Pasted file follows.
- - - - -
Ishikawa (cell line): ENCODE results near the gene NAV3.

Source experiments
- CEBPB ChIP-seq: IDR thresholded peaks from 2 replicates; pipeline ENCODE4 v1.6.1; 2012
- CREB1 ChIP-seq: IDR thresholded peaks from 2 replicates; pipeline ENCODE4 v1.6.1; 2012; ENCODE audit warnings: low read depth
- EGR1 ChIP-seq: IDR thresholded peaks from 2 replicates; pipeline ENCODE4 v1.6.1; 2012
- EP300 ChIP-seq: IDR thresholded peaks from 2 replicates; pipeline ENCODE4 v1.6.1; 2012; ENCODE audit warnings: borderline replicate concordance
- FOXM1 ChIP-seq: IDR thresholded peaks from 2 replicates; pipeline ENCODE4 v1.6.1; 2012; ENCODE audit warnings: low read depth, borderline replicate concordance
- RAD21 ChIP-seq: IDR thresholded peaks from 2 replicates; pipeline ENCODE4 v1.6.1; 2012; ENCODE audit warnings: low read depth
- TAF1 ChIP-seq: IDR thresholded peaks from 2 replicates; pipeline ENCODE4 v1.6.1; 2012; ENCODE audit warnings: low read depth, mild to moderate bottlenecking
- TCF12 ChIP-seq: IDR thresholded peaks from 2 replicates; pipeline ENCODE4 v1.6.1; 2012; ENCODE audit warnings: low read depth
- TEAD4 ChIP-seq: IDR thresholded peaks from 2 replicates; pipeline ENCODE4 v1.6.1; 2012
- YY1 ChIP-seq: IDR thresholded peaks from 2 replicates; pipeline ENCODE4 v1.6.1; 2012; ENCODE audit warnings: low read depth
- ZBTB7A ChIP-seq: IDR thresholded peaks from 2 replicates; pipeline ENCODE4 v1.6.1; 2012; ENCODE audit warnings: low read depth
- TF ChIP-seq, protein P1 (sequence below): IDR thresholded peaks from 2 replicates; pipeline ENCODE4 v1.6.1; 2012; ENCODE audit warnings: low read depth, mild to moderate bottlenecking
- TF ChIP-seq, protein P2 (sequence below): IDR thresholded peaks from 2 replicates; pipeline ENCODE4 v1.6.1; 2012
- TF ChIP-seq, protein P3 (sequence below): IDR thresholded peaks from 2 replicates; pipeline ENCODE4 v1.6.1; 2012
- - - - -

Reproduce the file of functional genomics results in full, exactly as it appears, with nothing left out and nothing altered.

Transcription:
Ishikawa (cell line): ENCODE results near the gene NAV3.

Source experiments
- CEBPB ChIP-seq: IDR thresholded peaks from 2 replicates; pipeline ENCODE4 v1.6.1; 2012
- CREB1 ChIP-seq: IDR thresholded peaks from 2 replicates; pipeline ENCODE4 v1.6.1; 2012; ENCODE audit warnings: low read depth
- EGR1 ChIP-seq: IDR thresholded peaks from 2 replicates; pipeline ENCODE4 v1.6.1; 2012
- EP300 ChIP-seq: IDR thresholded peaks from 2 replicates; pipeline ENCODE4 v1.6.1; 2012; ENCODE audit warnings: borderline replicate concordance
- FOXM1 ChIP-seq: IDR thresholded peaks from 2 replicates; pipeline ENCODE4 v1.6.1; 2012; ENCODE audit warnings: low read depth, borderline replicate concordance
- RAD21 ChIP-seq: IDR thresholded peaks from 2 replicates; pipeline ENCODE4 v1.6.1; 2012; ENCODE audit warnings: low read depth
- TAF1 ChIP-seq: IDR thresholded peaks from 2 replicates; pipeline ENCODE4 v1.6.1; 2012; ENCODE audit warnings: low read depth, mild to moderate bottlenecking
- TCF12 ChIP-seq: IDR thresholded peaks from 2 replicates; pipeline ENCODE4 v1.6.1; 2012; ENCODE audit warnings: low read depth
- TEAD4 ChIP-seq: IDR thresholded peaks from 2 replicates; pipeline ENCODE4 v1.6.1; 2012
- YY1 ChIP-seq: IDR thresholded peaks from 2 replicates; pipeline ENCODE4 v1.6.1; 2012; ENCODE audit warnings: low read depth
- ZBTB7A ChIP-seq: IDR thresholded peaks from 2 replicates; pipeline ENCODE4 v1.6.1; 2012; ENCODE audit warnings: low read depth
- TF ChIP-seq, protein P1 (sequence below): IDR thresholded peaks from 2 replicates; pipeline ENCODE4 v1.6.1; 2012; ENCODE audit warnings: low read depth, mild to moderate bottlenecking
- TF ChIP-seq, protein P2 (sequence below): IDR thresholded peaks from 2 replicates; pipeline ENCODE4 v1.6.1; 2012
- TF ChIP-seq, protein P3 (sequence below): IDR thresholded peaks from 2 replicates; pipeline ENCODE4 v1.6.1; 2012